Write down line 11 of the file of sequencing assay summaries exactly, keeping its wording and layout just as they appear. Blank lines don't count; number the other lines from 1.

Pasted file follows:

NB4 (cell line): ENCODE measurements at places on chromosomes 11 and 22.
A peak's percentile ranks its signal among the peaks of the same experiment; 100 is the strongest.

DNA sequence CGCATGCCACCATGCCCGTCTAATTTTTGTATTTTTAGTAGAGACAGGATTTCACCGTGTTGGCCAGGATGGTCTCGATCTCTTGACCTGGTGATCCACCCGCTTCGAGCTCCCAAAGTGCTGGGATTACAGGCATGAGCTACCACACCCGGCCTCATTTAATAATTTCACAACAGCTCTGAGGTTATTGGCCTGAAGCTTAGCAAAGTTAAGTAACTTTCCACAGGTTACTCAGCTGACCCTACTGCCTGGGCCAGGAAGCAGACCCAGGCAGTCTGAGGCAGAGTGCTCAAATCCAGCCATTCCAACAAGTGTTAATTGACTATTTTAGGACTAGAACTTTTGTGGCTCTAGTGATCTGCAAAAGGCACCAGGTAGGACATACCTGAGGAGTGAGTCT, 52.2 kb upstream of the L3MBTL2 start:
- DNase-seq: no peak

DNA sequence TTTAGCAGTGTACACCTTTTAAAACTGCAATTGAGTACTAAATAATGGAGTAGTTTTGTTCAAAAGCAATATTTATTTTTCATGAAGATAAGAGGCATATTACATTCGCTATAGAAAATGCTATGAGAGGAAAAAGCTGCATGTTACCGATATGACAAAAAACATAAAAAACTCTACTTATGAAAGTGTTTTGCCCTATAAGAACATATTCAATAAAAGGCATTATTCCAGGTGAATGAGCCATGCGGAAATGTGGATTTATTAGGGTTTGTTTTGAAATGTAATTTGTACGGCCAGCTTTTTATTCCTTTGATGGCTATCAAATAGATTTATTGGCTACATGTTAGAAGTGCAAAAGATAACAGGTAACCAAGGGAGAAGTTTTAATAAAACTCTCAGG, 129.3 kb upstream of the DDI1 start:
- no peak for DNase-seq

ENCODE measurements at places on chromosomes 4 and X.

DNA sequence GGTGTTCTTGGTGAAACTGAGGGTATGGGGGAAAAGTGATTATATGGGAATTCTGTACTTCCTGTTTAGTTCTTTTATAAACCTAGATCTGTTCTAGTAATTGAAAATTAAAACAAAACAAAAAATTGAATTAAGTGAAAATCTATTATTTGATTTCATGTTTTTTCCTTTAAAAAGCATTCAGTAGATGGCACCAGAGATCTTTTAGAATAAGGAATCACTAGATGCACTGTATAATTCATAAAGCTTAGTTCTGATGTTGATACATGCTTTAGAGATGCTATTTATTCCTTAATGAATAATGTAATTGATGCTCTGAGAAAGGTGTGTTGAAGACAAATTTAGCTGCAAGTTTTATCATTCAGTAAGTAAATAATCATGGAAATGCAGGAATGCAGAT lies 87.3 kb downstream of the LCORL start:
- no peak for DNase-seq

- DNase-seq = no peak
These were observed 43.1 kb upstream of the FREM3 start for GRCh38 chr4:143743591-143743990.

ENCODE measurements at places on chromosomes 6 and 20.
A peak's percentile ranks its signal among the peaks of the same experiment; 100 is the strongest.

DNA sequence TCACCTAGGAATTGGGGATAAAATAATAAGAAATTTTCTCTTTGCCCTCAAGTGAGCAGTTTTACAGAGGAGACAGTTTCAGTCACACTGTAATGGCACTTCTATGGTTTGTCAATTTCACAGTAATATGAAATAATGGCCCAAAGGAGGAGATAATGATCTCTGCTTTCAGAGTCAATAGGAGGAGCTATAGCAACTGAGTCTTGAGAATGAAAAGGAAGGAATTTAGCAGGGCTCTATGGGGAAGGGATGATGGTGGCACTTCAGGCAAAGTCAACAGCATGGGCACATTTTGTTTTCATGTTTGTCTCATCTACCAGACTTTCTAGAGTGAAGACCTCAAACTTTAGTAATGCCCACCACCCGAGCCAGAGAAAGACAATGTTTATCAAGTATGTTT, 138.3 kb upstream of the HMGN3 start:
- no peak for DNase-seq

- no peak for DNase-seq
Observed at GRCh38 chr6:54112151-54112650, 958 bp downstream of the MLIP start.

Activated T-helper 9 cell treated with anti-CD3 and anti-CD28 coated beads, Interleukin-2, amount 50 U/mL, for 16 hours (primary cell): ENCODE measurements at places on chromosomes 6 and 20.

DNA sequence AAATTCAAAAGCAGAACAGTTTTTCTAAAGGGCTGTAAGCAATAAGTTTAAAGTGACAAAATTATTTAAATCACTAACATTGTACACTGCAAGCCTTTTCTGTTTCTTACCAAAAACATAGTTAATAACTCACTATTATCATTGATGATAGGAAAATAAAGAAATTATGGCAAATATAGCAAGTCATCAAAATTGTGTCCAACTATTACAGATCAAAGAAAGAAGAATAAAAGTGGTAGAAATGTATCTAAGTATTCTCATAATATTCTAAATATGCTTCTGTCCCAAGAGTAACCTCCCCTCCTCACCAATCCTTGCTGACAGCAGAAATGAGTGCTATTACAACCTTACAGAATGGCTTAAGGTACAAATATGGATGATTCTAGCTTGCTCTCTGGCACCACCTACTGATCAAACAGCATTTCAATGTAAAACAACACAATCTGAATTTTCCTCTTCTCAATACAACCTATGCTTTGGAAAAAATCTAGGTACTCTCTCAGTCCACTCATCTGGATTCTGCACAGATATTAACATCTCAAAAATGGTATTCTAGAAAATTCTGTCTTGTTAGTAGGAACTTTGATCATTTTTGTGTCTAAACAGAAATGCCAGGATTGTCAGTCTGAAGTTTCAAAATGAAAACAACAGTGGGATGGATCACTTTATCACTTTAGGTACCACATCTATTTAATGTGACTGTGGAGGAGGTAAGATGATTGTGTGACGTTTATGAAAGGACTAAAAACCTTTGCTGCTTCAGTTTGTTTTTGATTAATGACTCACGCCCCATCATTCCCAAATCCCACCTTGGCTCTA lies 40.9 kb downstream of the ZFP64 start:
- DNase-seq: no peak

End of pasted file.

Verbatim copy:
These were observed 43.1 kb upstream of the FREM3 start for GRCh38 chr4:143743591-143743990.